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Review: Happy Christmas (2014)

Happy Christmas (2014)

Directed by: Joe Swanberg

Premise: During the holiday season an irresponsible young woman (Anna Kendrick) moves in with her brother and sister-in-law and their infant son.

What Works: Happy Christmas was written and directed by Joe Swanberg, a filmmaker whose work is typically low key and naturalistic. This picture is consistent with Swanberg’s other films and his style allows for actors to give very nuanced performances, revealing a lot about their characters through what is spoken and unspoken and through little behavioral ticks. Admirably, Swanberg allows his characters to be less than perfect and the characters frequently make credible mistakes and suffer from recognizably human flaws. In addition, Swanberg’s films have a cinema verite style and so his movies take on the look of a fly-on-the-wall documentary that creates an impression of reality. Happy Christmas takes the viewer into the lives of three people: Jenny, a young woman played by Anna Kendrick, and married couple Kelly and Jeff played by Melanie Lynskey and Joe Swanberg. Kendrick is cast against type. She frequently plays sassy sidekicks but her character in Happy Christmas is a mess and Kendrick plays the role without falling into the stereotypes of alcoholics. Also impressive is Melanie Lynskey who allows the stress of new motherhood to come across subtly in her performance and the exasperation Kelly feels toward Jenny plays very effectively though a lot of small moments.

What Doesn’t: The trouble with Happy Christmas is that all of its little moments don’t lead to a significant payoff or at least coalesce as a whole that is bigger than the sum of its parts. This is sometimes the problem of behavioral-based filmmaking; the filmmakers are so interested in capturing something real that they sacrifice the narrative structure that makes a movie satisfying. Happy Christmas is too lightweight and it’s poorly conceived. The film is ostensibly about Jenny as she moves in with the couple and disrupts their lives. However, Jenny does not really change nor does the audience come to any meaningful understandings about her that we wouldn’t have figured out within her first few scenes. The problem is that Happy Christmas is built around Jenny and yet she is not the main character; Kelly, the new mother and struggling writer played by Melanie Lynskey, is the true protagonist of this film. She is the character who changes from one end of the story to the other and she reaches an epiphany about herself and life in general that Jenny never even comes close to achieving. The filmmakers don’t seem to have understood that or they intended to make a very different kind of movie than they ended up with. Part of the problem may be the casting of Anna Kendrick as Jenny. Kendrick is a movie star and she brings the noise of celebrity with her. She is also such a watchable screen presence that most other actors seem less interesting while sharing a scene with her and the naturalistic filmmaking style does not redirect our attention back to Kelly. One of the ironies of this movie is that Anna Kendrick gives a good performance but she is ultimately miscast in the role. As a woman who is irresponsible and a borderline alcoholic, Jenny should be a much messier character but Kendrick gives off an impression of order; she is always well spoken and her appearance is always hip and together even when she’s high or recovering from a bender. More than anything, Happy Christmas suffers because there is no tension. Nothing is at stake. No one in the film ever risks anything is or at risk of losing something. Even the most severe blow up between Jenny and her family is even tempered and little comes of it. The point may be the study of Jenny’s character, but even in that case there is too little here to make this a satisfying viewing.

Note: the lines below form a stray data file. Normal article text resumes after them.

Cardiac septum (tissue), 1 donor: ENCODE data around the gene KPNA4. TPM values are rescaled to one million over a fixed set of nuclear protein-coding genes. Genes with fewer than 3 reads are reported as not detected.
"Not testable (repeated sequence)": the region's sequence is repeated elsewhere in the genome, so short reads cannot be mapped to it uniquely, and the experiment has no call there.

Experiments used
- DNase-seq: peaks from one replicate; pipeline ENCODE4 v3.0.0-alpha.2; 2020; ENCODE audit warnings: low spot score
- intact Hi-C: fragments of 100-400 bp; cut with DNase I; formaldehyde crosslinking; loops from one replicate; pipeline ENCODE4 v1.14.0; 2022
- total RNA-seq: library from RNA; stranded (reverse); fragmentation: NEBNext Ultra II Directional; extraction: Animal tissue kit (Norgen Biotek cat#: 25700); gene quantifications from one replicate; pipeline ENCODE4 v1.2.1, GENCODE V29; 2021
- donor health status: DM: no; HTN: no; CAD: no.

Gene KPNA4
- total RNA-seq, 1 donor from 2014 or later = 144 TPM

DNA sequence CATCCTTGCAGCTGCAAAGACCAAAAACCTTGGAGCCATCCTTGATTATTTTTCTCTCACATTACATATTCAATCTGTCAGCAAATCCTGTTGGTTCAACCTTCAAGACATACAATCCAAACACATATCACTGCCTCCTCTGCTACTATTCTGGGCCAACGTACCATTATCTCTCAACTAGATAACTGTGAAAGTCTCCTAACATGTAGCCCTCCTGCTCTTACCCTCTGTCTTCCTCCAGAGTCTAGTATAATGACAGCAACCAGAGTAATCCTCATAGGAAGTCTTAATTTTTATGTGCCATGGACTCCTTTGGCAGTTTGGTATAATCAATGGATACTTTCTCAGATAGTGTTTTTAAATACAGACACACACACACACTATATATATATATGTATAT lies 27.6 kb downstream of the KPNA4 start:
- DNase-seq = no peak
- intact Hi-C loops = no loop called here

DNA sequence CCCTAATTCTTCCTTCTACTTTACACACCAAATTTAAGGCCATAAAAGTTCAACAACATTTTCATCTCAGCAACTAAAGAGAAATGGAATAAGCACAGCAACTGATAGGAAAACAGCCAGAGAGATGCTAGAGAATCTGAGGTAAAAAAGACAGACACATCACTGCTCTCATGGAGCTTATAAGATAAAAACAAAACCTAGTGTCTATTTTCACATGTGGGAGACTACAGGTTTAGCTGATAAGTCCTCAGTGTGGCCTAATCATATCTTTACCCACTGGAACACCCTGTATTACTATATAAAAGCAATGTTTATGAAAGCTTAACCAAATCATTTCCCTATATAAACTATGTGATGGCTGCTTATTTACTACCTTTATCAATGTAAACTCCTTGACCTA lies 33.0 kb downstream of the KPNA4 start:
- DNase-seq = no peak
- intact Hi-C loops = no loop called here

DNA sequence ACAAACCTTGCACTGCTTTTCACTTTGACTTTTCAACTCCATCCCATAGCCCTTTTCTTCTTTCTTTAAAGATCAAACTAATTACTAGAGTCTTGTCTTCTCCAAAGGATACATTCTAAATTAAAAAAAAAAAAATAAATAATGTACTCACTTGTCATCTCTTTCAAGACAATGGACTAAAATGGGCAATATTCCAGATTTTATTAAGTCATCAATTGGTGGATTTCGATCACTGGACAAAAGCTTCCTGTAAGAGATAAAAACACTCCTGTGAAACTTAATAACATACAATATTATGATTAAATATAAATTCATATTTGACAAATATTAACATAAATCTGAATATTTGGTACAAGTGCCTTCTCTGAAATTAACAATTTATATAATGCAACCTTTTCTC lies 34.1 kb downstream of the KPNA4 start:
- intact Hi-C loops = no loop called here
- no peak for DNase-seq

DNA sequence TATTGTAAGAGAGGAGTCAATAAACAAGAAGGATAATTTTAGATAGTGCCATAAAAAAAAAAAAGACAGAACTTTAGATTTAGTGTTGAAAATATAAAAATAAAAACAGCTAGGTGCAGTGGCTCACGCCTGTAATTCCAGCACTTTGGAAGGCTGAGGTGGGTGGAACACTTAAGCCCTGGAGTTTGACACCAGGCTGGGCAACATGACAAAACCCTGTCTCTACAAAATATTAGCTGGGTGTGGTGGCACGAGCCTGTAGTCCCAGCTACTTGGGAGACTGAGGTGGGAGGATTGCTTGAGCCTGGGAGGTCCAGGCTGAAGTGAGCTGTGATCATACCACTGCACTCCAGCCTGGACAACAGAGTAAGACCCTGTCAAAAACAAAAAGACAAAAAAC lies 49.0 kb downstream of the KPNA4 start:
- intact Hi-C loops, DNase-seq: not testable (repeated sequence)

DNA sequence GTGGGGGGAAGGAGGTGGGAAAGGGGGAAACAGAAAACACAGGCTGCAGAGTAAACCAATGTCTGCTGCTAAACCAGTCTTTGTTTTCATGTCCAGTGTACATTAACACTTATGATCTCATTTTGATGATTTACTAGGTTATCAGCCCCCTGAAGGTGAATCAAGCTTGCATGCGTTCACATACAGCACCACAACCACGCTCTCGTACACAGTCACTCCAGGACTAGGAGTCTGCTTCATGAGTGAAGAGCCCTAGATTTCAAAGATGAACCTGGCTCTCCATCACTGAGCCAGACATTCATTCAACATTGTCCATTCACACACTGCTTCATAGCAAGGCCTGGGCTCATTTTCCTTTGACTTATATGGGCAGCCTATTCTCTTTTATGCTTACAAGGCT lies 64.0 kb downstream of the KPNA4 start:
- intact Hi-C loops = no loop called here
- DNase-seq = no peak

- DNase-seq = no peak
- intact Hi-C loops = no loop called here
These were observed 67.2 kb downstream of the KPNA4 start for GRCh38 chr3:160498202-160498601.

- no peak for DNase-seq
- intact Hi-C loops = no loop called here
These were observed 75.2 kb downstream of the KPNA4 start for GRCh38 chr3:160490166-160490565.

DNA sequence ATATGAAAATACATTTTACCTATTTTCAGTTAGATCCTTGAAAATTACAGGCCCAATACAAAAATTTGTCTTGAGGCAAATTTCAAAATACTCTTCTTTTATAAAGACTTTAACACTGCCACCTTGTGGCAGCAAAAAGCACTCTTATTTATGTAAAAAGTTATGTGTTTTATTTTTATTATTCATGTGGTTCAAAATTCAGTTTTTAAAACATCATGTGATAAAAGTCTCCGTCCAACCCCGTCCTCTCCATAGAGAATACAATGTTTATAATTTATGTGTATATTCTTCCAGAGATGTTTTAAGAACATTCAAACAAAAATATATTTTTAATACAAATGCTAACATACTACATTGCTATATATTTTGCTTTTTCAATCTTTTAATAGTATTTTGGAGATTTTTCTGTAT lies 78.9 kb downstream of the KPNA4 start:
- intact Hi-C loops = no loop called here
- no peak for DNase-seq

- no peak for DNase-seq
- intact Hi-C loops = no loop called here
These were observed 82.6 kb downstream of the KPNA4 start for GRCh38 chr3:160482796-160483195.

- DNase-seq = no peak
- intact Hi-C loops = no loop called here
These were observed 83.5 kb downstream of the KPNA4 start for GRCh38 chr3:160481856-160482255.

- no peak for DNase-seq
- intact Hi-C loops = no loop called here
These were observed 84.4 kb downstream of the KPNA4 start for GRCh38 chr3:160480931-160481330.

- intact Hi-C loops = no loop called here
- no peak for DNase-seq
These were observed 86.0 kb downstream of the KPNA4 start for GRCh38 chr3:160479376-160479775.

Bottom Line: Happy Christmas is well acted but it has nothing at its center holding it together. The film is poorly conceived and executed and it comes across vacuous and self-indulgent.

Episode: #501 (July 27, 2014)